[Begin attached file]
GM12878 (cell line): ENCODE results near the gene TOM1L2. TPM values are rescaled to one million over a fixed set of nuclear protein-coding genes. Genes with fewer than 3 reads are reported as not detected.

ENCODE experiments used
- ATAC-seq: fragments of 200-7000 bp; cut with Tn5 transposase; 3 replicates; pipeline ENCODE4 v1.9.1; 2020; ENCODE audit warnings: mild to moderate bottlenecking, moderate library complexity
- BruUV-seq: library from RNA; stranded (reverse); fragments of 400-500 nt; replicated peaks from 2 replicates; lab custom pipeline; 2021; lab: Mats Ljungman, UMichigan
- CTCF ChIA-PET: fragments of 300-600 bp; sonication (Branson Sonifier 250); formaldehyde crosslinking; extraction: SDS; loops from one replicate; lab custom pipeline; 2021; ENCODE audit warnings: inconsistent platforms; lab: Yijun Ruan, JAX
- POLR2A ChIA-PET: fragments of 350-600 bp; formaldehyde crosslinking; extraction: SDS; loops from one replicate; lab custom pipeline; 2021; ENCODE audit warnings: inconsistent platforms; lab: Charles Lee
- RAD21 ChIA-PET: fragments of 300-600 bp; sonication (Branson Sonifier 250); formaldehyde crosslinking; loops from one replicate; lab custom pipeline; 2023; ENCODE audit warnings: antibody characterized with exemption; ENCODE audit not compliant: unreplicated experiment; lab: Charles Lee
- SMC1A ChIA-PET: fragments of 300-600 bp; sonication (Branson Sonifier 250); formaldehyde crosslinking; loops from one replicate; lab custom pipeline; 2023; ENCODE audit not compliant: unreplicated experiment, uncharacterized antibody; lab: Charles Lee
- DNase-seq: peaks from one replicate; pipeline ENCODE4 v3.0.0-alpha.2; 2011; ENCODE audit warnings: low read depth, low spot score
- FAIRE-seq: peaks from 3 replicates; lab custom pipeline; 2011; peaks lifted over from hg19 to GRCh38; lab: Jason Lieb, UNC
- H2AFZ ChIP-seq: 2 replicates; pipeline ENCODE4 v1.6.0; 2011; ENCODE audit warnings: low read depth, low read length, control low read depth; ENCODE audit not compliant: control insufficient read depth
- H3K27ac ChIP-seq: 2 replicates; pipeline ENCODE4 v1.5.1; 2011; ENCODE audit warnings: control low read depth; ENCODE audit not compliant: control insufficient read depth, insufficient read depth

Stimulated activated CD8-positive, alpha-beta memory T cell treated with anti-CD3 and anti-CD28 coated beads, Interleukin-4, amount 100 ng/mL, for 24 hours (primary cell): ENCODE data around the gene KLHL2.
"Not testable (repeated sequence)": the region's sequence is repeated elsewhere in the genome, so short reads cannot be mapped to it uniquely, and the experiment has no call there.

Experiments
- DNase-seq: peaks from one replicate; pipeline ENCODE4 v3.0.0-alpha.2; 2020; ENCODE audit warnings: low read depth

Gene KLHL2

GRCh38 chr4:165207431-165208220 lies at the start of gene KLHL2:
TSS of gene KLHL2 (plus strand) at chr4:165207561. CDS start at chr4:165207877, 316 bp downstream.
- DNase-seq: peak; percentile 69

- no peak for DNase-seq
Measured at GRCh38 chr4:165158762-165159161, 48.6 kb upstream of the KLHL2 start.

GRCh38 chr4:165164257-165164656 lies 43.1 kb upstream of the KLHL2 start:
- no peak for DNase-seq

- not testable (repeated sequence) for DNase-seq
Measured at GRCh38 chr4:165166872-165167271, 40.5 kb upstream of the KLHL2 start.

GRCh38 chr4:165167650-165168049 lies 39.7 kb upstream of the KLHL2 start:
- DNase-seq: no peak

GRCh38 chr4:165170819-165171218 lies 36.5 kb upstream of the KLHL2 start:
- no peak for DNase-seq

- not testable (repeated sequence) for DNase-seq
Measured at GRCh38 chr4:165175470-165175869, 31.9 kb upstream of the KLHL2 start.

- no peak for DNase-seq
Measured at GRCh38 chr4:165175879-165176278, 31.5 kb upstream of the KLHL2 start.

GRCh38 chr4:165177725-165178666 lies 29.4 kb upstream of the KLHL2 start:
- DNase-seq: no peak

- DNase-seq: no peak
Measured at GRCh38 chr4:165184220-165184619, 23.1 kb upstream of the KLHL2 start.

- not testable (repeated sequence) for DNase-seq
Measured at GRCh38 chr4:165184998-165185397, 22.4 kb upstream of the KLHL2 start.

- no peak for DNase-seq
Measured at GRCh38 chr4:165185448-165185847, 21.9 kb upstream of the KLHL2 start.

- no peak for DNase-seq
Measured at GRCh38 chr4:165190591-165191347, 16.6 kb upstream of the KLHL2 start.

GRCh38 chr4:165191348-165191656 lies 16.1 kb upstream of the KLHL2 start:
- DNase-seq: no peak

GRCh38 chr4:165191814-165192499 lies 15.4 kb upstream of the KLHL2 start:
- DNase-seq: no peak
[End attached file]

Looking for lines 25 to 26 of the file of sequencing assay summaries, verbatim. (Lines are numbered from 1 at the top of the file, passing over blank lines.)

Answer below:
- not testable (repeated sequence) for DNase-seq
Measured at GRCh38 chr4:165166872-165167271, 40.5 kb upstream of the KLHL2 start.